When you choose to fly-fish for bass from the shore, you choose to limit the water you can fish, therefore you need to scrutinize the water in your limited casting range, rather like my terriers do when confined to the car headlights. Your attention is focused more closely and you see things differently when you are holding a fly rod. I move along the shore in the half light as though I’m on the bank of a river. The rock a little way out with a wave breaking over it could be a holding spot for a salmon or sea trout (if it were in a river), so could there be a bass here? The current following the wave will have scooped out a little half-moon trench about a foot deeper to the sides and behind. A fish hunting the shoreline could slip into it and momentarily find an advantage, shielded by the suds — a perfect place to pounce on sandeels thrown off-balance by the breaking waves.

I quickly unloop the leader from the flyline and reach into my wading jacket for the little wallet containing six pieces of lead-core trolling line, each length being one foot to six foot long. I take out the two foot length, which, like the others, has a loop formed at each end with a whipping which I had superglued and covered with epoxy adhesive. I quickly thread one loop over and through the braided loop on the end of my flyline, I do the same with the leader and flies, and start arialising some line. I’m standing knee-deep and casting 45 degrees from the shoreline to a spot just in front and beyond the rock which is no more than forty feet away. The trick is to drop the flies (tied 18 inches apart on a five foot leader) just where the wave has broken but before the surge pushes the tackle forward. The leadcore sinks like a stone. Holding the line tight, the surge pushes the floating part of the line over the rock and pulls the streamers around and under the suds, where I hoped there would be a bass.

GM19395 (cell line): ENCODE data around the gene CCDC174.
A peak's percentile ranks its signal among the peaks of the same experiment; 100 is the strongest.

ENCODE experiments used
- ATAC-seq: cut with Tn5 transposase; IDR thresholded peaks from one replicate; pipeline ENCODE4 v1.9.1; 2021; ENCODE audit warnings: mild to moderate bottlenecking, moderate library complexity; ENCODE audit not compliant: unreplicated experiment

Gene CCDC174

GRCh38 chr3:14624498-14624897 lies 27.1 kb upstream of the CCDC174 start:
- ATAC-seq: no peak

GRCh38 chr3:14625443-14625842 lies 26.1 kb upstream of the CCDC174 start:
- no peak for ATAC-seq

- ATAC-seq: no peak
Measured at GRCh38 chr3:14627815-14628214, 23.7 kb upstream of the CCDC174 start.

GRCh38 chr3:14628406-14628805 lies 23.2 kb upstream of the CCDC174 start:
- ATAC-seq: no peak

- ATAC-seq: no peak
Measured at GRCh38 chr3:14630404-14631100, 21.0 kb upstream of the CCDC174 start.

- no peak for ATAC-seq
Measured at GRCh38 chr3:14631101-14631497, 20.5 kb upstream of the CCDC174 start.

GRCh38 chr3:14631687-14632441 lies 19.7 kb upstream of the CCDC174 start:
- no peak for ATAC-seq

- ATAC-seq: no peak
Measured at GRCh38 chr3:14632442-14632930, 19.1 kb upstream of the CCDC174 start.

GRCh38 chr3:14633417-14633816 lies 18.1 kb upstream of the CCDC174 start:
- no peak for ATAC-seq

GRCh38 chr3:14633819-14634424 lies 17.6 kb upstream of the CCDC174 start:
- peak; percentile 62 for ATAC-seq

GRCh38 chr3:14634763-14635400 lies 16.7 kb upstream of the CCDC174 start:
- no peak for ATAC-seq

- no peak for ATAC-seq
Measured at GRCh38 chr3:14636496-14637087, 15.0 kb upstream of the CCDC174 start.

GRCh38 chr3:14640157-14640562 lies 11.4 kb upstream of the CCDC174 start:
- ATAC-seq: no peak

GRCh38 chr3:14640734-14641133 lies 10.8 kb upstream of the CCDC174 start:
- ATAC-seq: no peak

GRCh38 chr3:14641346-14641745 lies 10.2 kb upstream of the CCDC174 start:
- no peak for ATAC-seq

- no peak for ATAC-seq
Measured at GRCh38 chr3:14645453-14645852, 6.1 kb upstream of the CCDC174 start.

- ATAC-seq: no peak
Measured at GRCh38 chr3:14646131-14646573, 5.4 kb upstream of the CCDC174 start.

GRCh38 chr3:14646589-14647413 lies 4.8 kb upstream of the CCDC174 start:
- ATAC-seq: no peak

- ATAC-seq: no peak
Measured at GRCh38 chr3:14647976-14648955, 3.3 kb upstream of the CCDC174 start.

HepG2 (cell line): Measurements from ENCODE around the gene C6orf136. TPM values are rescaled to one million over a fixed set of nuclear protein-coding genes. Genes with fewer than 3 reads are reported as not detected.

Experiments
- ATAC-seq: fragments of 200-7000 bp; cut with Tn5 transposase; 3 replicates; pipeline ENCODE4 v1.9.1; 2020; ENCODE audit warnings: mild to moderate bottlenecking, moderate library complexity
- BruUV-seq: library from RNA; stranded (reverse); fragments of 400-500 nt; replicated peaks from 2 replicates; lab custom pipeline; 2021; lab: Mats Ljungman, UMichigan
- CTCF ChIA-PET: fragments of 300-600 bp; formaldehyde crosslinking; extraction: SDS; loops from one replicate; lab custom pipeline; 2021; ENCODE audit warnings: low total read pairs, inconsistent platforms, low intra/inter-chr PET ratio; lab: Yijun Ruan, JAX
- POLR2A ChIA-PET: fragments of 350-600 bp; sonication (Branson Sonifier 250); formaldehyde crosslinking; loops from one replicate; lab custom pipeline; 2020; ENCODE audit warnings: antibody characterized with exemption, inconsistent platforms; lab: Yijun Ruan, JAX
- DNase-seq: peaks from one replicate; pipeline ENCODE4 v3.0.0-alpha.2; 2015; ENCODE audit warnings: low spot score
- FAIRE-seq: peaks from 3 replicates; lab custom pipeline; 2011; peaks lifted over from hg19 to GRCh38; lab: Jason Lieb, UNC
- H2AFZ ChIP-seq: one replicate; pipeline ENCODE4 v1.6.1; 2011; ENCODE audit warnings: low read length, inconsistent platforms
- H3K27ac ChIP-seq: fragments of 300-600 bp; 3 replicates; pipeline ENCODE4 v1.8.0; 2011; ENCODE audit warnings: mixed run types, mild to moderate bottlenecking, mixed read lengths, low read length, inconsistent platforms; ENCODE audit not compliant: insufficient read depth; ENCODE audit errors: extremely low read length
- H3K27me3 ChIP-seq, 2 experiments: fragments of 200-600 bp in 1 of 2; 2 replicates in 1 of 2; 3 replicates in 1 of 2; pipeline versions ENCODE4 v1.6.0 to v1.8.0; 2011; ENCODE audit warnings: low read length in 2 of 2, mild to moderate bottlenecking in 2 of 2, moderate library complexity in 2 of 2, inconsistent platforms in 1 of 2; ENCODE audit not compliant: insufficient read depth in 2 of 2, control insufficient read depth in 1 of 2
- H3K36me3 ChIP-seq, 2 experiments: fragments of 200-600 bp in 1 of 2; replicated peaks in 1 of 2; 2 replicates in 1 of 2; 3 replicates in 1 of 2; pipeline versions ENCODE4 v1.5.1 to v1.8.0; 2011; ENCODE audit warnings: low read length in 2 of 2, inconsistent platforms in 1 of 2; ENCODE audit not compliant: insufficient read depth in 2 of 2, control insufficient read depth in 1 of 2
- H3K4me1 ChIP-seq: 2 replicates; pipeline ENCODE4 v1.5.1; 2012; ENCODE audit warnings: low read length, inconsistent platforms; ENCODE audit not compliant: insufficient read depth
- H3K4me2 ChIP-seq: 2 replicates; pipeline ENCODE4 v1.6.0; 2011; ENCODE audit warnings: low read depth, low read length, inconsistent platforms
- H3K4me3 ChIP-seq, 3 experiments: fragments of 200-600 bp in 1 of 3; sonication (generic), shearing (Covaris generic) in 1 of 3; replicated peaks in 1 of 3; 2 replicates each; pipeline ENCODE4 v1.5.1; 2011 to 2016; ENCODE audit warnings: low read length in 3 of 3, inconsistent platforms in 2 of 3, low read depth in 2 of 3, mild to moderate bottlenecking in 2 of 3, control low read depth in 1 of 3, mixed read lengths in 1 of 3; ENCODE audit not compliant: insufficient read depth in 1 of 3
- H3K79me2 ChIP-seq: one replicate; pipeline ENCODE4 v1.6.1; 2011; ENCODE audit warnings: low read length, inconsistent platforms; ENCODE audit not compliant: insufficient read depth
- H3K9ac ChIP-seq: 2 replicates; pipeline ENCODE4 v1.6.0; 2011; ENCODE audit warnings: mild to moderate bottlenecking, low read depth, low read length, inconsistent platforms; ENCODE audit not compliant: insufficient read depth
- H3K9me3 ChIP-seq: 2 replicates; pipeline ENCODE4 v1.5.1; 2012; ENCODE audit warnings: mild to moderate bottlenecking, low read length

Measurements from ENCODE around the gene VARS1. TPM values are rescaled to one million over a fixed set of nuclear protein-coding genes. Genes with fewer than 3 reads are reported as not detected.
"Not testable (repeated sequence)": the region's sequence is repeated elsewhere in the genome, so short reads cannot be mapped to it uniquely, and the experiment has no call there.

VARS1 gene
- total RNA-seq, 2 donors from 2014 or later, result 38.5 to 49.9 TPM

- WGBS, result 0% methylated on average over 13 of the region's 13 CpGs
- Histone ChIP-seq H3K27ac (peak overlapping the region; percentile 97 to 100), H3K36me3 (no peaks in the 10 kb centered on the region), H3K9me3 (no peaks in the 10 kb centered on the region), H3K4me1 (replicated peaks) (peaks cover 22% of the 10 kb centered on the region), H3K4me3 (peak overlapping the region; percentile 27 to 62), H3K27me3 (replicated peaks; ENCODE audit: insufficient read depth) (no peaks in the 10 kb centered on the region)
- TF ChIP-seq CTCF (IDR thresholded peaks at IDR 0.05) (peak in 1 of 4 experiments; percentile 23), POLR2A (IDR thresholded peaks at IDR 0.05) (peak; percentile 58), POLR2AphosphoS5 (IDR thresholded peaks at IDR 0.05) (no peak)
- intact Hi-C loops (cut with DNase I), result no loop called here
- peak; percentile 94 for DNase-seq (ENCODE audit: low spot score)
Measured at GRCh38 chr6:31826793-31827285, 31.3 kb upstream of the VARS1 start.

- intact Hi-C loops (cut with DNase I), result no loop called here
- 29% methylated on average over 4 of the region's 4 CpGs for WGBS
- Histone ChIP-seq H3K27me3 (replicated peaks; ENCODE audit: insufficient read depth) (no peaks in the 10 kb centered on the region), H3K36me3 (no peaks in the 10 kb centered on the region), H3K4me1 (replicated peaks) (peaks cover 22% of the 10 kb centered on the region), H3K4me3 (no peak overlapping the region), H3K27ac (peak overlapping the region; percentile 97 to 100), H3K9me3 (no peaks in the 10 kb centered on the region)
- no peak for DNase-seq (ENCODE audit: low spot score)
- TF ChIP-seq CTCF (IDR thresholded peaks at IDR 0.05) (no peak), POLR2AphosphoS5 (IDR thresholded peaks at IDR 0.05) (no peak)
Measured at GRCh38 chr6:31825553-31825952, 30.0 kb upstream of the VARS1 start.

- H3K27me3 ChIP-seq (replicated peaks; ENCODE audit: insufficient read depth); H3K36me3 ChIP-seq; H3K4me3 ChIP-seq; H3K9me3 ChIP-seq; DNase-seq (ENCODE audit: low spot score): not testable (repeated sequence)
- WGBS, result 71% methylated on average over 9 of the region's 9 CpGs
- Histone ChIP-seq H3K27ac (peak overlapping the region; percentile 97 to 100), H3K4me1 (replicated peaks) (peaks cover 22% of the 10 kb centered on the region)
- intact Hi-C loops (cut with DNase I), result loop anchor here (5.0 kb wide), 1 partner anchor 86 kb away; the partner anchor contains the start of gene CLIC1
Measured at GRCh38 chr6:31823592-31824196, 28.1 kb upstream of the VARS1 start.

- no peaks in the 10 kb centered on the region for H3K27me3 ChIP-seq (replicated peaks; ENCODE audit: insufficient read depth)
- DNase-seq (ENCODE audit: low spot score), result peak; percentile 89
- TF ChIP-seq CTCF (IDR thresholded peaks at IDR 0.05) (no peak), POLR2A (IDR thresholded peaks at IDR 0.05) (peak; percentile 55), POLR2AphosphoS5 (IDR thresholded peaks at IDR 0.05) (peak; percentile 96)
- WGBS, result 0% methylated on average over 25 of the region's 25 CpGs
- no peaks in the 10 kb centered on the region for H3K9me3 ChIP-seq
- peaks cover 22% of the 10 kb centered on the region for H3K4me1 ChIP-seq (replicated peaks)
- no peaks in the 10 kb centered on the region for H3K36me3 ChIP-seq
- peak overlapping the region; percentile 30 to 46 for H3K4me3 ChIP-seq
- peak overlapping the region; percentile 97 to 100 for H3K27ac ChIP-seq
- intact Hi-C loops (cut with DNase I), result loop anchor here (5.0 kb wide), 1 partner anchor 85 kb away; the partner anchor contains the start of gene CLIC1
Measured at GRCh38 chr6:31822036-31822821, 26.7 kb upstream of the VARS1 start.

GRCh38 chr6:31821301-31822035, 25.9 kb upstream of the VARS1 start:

When the dogs eventually find me I am unhooking my third bass of the session and the third from this rock. I let them have a look at the fish before slipping it back. All three of us understand what we are doing, and why it is important to keep up the practice. For what? No, we don’t understand that. We go home for breakfast.

Two books I seriously recommend are Striper Moon by J. Kenney Abrames (ISBN 187817567X) and Stripers and Streamers by Ray Bondorew (ISBN 1571880720). Chapter four of Striper Moon is entitled “The Surf”; and I would recommend it to anyone, no matter how experienced they are or whatever their methods. I defy anyone not to be enlightened by it.

Mounts Bay is a beautiful place through the eye of a bass angler. It is wild, has long and short sandy beaches, a rocky shoreline, magnificent cliffs and intimate coves. There are no fifty-pound stripers beaching themselves chasing mullet, but there is surf and scenery that is difficult to beat. The predominant southwesterly wind makes fishing an 8 weight difficult to cast much of the time, and a 10 weight, which is still lighter than your spinning rod, is often better. If you are visiting Cornwall, I suggest you give Mounts Bay a try, especially if you can cast a fly.

Author: Roger Baker

Historical note: This article first appeared in BASS magazine no.87 Autumn 1998.

Photo: Keir Sims

© Bass Anglers’ Sportfishing Society 2008